RAY RODRIGUES HASN’T DECIDED WHETHER HE’LL BRING BACK FRACKING LEGISLATION IN 2017 via Jenna Buzzacco-Foerster of Florida Politics – Rodrigues said he wasn’t sure he will sponsor legislation during the 2017 legislative session to regulate fracking. If he decides against filing a bill next year, it will mark the first time since 2013 the Estero Republican has not carried the fracking issue forward. “I have not looked at what bills to carry. I am still wrapping up this session,” he said recently. “When it comes time, one of the things I’ll look at is what will be the likelihood of success.” In January, the Florida House passed a bill to regulate hydraulic fracturing. Several weeks later, the bill died in the Senate Appropriations Committee.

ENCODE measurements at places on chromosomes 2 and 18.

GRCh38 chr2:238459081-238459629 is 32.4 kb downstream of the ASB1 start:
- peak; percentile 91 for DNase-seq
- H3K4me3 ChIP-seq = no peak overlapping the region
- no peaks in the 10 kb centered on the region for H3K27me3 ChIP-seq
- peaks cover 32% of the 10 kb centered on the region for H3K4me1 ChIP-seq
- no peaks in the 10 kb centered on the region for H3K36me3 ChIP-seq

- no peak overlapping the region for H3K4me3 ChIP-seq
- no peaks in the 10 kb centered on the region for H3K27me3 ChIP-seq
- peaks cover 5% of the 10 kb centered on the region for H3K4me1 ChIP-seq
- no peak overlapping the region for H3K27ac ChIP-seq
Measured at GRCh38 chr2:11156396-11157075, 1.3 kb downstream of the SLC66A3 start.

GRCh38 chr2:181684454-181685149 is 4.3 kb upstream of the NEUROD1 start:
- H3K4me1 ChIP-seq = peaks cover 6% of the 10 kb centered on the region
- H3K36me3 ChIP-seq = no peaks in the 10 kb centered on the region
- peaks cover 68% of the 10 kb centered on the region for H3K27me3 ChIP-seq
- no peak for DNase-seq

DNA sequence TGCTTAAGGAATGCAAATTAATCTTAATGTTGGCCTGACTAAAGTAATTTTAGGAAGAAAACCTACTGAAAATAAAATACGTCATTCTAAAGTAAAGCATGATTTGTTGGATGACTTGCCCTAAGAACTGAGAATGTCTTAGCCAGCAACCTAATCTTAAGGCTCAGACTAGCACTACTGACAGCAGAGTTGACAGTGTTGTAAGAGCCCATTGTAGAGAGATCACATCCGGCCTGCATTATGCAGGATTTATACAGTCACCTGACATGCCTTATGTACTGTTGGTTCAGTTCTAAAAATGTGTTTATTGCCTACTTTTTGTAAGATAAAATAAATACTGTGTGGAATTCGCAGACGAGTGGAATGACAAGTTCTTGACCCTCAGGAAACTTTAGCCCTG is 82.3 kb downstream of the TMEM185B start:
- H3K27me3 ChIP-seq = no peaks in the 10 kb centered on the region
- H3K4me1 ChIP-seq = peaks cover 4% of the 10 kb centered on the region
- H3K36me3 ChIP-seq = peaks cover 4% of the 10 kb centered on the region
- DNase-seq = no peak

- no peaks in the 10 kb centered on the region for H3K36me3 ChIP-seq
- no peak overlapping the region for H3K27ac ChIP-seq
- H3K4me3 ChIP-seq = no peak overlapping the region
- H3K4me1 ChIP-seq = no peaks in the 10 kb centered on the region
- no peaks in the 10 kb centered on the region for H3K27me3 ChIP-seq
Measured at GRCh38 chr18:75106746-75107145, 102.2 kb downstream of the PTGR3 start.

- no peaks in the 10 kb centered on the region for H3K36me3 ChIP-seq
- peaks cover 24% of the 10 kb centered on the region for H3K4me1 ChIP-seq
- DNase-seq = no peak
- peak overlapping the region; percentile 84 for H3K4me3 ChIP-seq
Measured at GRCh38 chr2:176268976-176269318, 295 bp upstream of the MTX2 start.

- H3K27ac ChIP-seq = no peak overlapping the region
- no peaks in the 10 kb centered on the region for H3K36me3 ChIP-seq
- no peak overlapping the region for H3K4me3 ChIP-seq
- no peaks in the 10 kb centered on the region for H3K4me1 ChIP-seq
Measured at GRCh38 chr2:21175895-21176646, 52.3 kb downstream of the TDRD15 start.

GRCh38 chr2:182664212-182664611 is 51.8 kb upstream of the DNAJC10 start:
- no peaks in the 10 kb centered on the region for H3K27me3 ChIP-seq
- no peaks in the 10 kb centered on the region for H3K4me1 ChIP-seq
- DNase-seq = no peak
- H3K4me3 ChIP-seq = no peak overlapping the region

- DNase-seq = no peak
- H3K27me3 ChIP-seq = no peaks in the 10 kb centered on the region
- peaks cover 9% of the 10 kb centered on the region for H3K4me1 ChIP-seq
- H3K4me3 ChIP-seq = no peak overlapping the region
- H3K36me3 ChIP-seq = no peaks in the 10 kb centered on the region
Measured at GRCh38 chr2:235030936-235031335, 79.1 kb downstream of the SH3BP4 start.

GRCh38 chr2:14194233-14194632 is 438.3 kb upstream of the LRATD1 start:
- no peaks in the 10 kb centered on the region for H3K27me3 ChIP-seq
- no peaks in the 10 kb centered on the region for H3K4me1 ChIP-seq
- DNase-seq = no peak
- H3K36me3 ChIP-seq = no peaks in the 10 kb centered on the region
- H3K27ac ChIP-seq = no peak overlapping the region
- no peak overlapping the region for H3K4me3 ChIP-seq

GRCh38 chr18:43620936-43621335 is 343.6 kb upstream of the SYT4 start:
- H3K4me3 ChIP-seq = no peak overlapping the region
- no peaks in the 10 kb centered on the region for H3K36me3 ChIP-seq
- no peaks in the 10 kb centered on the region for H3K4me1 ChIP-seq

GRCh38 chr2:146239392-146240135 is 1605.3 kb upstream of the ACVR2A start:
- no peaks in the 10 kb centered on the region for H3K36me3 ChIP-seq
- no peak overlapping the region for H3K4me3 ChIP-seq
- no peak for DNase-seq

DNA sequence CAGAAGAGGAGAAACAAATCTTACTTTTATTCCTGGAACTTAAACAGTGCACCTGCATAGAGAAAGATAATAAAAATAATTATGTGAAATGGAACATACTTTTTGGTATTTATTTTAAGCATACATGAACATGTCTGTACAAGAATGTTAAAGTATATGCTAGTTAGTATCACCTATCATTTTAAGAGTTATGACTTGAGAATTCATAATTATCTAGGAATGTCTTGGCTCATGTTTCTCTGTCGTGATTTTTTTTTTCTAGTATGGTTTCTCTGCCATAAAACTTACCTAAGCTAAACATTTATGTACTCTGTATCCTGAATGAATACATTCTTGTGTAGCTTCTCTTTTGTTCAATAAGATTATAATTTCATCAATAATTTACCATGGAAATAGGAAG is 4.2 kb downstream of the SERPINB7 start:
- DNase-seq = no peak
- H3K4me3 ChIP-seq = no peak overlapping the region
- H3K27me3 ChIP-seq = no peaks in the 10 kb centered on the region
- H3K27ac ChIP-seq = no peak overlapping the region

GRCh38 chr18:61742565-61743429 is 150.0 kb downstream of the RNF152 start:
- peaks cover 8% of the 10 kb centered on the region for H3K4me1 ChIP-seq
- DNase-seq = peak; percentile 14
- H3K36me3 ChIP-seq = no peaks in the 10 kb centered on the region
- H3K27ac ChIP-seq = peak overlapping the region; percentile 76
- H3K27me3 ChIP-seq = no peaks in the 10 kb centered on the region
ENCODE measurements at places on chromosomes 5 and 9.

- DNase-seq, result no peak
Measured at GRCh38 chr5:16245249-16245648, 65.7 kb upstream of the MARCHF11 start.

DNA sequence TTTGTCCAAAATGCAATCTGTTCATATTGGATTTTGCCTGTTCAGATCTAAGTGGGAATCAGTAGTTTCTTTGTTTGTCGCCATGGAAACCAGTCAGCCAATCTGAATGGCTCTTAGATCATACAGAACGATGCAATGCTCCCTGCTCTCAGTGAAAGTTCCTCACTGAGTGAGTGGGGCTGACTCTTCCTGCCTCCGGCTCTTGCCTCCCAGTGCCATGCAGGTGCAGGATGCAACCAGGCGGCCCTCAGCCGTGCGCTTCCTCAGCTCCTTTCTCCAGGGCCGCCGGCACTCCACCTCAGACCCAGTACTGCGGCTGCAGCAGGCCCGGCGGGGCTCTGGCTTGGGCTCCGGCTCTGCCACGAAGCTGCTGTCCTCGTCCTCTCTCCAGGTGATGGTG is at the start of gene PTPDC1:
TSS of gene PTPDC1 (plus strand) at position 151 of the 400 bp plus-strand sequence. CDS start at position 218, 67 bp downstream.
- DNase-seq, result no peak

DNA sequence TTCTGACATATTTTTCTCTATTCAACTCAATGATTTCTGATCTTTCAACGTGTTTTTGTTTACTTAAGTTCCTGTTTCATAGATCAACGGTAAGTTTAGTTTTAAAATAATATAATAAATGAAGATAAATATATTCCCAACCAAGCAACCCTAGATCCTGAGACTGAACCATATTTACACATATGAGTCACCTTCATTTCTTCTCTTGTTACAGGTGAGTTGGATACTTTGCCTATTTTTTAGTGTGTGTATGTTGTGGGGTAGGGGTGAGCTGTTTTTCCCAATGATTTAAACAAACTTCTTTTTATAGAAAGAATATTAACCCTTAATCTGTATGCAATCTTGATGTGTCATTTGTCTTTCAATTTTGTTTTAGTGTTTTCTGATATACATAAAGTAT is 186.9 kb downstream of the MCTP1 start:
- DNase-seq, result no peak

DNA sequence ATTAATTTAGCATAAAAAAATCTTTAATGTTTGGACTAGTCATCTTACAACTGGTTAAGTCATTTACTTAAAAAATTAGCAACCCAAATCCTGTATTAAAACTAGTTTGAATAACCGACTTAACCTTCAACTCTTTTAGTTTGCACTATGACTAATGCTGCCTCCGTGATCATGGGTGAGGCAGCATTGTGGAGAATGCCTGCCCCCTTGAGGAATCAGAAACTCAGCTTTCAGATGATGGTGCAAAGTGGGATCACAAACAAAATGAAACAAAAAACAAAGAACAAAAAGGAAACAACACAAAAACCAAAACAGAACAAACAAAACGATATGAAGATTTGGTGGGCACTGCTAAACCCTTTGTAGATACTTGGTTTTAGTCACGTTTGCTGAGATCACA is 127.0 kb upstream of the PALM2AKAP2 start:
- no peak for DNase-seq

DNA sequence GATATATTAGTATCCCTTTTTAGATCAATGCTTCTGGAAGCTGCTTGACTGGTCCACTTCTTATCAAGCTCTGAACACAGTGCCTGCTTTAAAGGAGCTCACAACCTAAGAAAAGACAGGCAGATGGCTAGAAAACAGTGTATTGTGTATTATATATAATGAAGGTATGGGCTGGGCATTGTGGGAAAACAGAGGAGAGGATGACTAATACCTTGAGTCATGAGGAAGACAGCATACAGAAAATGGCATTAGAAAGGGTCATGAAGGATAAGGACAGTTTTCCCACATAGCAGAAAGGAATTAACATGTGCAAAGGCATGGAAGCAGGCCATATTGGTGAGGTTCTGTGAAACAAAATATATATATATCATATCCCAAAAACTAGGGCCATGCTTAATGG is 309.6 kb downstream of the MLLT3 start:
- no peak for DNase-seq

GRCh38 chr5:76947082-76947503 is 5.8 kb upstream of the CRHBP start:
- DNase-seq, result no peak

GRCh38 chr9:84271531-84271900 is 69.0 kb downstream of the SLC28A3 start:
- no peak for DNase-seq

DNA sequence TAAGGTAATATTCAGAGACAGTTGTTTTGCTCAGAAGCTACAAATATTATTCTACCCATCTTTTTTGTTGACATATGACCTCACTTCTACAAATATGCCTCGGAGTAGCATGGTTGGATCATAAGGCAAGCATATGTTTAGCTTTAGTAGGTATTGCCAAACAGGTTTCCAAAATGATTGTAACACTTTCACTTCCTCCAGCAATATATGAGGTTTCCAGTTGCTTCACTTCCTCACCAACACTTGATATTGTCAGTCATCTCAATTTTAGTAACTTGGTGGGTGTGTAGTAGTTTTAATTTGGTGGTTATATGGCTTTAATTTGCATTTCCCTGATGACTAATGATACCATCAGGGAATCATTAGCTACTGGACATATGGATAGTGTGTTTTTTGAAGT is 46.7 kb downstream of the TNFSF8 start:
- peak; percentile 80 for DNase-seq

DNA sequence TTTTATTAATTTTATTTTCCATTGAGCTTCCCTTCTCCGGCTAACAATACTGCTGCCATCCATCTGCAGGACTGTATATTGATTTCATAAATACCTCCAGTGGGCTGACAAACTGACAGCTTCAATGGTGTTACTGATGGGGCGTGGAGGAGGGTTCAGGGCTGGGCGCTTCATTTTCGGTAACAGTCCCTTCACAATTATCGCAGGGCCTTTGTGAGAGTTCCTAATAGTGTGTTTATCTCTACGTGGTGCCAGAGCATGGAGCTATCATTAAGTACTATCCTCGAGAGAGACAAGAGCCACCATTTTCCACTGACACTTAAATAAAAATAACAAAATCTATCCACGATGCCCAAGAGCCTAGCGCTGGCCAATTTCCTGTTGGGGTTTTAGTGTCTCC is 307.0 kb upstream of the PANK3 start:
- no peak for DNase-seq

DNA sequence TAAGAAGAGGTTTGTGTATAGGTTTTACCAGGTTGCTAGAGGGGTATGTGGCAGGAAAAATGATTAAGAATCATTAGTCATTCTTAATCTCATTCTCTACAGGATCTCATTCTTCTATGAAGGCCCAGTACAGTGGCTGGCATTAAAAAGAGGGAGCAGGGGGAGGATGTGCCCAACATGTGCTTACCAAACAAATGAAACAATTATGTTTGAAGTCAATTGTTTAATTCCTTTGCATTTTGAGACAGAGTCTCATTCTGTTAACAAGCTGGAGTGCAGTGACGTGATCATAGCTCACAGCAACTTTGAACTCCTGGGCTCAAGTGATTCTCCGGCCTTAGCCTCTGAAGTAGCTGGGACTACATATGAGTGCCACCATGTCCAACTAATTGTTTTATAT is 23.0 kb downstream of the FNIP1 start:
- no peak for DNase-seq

NEW LAW CRACKS OPEN FLORIDA SELF DRIVING CAR RESEARCH via Jason Ruiter of the Orlando Sentinel – A new Florida law puts the state at the helm of researching what may be transportation’s most futuristic technology: self-driving cars. The transportation bill signed by Scott … explicitly allows riderless cars to hit public roads for research. The bill brings the idea of autonomous cars, still under a controlled setting, closer to reality in the state, if not the country. “Florida was the second state to look at this and by far has taken a leadership role among the states,” said Jeff Brandes, a sponsor of the bill. Although the legislation could bring in business, a central pillar of Scott’s term, Brandes said self-driving cars could ultimately be the best option for road safety. Google’s self-driving car had its first at-fault accident – a fender-bender with a bus … “We’ve been able to get the legislators comfortable with this technology,” Brandes said. “Many of them have experienced it personally.”